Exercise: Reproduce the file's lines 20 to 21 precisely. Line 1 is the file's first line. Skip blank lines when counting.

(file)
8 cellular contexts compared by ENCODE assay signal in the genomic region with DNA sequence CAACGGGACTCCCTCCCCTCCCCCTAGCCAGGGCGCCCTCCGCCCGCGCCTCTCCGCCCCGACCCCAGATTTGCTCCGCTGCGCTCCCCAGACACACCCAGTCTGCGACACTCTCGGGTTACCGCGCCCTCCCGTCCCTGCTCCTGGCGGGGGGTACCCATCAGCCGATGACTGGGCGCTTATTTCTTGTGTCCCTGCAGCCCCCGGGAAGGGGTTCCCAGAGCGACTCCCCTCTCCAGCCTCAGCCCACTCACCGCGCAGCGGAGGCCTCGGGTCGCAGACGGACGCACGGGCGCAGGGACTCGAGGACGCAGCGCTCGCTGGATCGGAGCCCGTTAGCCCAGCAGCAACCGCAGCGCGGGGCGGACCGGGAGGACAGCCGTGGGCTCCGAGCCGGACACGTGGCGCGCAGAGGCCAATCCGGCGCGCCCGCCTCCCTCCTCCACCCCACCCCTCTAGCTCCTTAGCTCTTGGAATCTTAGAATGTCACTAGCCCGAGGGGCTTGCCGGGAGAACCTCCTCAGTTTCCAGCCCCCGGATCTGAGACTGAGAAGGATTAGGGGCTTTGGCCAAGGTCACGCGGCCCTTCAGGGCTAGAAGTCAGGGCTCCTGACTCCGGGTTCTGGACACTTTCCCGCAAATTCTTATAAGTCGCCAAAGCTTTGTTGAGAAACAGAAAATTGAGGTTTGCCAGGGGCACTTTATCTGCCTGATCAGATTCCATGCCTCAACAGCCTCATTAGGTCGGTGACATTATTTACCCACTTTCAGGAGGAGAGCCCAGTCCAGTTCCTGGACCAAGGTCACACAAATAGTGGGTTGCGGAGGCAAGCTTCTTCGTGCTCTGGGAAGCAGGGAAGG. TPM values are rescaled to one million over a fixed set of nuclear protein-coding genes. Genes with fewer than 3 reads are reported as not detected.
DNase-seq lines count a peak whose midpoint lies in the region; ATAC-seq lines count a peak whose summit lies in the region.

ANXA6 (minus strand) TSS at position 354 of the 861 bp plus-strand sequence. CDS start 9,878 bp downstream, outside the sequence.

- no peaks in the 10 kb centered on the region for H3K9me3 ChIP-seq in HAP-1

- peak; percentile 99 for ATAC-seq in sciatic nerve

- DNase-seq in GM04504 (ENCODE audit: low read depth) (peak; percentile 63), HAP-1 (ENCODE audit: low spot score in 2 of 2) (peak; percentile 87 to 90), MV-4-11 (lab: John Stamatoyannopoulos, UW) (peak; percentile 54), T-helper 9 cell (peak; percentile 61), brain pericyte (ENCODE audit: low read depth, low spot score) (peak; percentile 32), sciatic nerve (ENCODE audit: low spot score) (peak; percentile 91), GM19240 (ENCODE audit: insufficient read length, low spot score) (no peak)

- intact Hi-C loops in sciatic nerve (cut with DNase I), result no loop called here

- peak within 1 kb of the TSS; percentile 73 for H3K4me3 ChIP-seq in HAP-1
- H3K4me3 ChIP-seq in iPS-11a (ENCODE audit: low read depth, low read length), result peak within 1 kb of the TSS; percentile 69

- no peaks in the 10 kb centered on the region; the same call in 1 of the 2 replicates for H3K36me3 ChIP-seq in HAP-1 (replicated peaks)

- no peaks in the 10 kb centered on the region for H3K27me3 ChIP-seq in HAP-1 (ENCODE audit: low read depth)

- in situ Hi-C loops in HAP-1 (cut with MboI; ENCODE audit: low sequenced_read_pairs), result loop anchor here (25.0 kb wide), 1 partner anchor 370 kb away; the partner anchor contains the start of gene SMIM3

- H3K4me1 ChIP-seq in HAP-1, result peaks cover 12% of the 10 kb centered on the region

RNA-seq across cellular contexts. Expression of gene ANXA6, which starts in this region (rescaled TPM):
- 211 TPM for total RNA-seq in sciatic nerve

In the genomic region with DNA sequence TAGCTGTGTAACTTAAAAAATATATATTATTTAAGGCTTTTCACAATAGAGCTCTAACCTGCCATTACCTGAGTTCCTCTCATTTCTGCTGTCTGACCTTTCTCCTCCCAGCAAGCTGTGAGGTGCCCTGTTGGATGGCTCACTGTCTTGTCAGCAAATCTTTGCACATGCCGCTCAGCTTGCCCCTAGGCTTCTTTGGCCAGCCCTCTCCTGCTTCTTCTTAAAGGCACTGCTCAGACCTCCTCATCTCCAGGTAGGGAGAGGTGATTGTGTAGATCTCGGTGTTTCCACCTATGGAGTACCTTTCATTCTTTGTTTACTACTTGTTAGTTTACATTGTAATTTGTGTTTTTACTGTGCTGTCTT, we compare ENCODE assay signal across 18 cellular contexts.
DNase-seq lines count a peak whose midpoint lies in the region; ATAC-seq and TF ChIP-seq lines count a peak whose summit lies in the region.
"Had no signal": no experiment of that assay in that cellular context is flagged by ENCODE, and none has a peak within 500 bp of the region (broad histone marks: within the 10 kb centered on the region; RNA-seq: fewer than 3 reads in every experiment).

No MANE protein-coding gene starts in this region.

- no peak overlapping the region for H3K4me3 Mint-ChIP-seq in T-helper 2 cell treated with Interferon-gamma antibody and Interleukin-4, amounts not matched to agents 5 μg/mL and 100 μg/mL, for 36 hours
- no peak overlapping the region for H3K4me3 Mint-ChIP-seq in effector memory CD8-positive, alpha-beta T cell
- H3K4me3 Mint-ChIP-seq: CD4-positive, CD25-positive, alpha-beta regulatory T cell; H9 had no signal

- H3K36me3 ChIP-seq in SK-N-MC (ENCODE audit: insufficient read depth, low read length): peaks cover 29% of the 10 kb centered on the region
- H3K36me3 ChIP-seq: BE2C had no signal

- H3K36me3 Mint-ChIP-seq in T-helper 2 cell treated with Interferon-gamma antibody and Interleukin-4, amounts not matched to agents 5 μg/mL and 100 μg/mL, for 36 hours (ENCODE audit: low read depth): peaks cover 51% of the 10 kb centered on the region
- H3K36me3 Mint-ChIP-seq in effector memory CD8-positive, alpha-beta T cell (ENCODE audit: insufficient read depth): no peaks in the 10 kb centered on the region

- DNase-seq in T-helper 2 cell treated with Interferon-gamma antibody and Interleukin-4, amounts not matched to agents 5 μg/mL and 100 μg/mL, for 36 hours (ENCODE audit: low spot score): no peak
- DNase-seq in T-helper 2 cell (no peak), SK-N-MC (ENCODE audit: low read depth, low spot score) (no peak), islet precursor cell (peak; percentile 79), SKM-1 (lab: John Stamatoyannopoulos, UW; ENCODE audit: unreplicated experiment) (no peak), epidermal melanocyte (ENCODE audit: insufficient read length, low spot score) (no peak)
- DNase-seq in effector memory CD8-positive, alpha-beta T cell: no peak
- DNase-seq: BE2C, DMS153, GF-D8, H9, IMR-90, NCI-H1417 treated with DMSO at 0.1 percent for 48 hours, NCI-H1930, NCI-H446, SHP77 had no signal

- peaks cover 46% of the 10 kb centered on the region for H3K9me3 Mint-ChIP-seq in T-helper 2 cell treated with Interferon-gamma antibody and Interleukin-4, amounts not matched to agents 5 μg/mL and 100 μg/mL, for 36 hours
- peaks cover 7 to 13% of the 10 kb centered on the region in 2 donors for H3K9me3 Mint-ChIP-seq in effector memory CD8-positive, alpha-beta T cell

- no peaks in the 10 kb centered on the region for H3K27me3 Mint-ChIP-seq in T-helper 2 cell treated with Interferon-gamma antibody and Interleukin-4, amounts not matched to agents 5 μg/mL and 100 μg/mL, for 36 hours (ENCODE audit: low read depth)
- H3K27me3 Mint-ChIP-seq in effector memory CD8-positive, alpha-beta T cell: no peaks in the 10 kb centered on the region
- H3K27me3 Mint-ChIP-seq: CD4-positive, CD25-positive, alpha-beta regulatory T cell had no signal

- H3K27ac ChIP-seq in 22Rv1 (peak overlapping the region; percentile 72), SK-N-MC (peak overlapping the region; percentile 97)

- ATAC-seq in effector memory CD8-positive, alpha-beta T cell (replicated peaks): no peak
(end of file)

- no peak overlapping the region for H3K4me3 Mint-ChIP-seq in T-helper 2 cell treated with Interferon-gamma antibody and Interleukin-4, amounts not matched to agents 5 μg/mL and 100 μg/mL, for 36 hours
- no peak overlapping the region for H3K4me3 Mint-ChIP-seq in effector memory CD8-positive, alpha-beta T cell